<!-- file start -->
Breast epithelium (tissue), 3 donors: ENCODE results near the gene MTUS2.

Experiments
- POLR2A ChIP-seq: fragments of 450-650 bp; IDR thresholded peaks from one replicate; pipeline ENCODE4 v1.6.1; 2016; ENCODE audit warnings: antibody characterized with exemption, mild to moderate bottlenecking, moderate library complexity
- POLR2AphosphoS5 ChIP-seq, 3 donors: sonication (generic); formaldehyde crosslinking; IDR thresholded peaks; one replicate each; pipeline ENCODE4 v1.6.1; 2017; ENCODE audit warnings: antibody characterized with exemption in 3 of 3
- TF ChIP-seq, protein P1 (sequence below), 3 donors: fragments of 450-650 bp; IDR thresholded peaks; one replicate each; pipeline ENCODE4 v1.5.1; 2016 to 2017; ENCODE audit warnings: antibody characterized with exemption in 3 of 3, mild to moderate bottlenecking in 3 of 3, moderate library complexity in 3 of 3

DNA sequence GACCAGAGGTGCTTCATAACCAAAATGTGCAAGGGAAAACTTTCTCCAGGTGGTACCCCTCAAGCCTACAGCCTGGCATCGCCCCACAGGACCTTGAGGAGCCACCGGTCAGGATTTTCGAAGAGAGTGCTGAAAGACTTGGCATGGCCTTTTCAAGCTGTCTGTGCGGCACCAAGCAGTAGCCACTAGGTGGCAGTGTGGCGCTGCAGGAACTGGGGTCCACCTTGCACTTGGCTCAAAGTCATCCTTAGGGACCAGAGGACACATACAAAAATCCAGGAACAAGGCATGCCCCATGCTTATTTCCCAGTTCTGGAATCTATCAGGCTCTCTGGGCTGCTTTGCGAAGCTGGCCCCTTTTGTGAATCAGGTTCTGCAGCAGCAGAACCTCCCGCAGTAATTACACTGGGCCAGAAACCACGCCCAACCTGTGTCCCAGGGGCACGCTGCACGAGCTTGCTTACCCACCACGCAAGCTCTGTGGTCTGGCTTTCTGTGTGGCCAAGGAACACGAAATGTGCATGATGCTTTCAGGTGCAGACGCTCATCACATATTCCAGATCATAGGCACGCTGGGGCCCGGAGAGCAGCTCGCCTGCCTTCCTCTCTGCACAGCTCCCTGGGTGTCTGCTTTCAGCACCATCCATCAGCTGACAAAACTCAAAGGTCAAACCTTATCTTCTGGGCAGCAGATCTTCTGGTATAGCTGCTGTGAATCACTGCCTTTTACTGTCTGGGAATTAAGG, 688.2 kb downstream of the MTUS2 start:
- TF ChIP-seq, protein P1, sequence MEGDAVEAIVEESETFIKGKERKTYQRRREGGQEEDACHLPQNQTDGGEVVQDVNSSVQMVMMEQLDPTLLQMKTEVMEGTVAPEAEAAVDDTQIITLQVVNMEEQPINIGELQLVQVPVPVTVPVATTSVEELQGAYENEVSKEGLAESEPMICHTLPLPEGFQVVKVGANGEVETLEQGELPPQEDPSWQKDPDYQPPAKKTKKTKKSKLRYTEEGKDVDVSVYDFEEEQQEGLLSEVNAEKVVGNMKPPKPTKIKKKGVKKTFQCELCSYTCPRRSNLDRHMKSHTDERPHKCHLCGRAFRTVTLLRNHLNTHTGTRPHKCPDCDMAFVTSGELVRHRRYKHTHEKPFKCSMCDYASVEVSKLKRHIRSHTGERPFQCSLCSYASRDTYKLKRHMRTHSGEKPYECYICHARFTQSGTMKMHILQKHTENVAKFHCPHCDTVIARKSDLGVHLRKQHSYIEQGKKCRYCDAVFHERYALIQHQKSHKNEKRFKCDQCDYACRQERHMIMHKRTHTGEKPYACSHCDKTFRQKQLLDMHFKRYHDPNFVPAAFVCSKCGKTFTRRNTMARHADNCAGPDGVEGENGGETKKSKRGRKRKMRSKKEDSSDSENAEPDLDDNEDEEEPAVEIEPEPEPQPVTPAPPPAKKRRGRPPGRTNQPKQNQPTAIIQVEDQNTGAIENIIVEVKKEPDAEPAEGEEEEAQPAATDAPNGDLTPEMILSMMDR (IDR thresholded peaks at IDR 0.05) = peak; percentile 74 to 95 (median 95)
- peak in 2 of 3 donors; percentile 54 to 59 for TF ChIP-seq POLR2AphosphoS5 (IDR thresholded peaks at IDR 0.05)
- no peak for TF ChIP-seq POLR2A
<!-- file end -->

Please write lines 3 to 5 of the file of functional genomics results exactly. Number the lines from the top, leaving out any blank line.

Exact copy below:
- POLR2A ChIP-seq: fragments of 450-650 bp; IDR thresholded peaks from one replicate; pipeline ENCODE4 v1.6.1; 2016; ENCODE audit warnings: antibody characterized with exemption, mild to moderate bottlenecking, moderate library complexity
- POLR2AphosphoS5 ChIP-seq, 3 donors: sonication (generic); formaldehyde crosslinking; IDR thresholded peaks; one replicate each; pipeline ENCODE4 v1.6.1; 2017; ENCODE audit warnings: antibody characterized with exemption in 3 of 3
- TF ChIP-seq, protein P1 (sequence below), 3 donors: fragments of 450-650 bp; IDR thresholded peaks; one replicate each; pipeline ENCODE4 v1.5.1; 2016 to 2017; ENCODE audit warnings: antibody characterized with exemption in 3 of 3, mild to moderate bottlenecking in 3 of 3, moderate library complexity in 3 of 3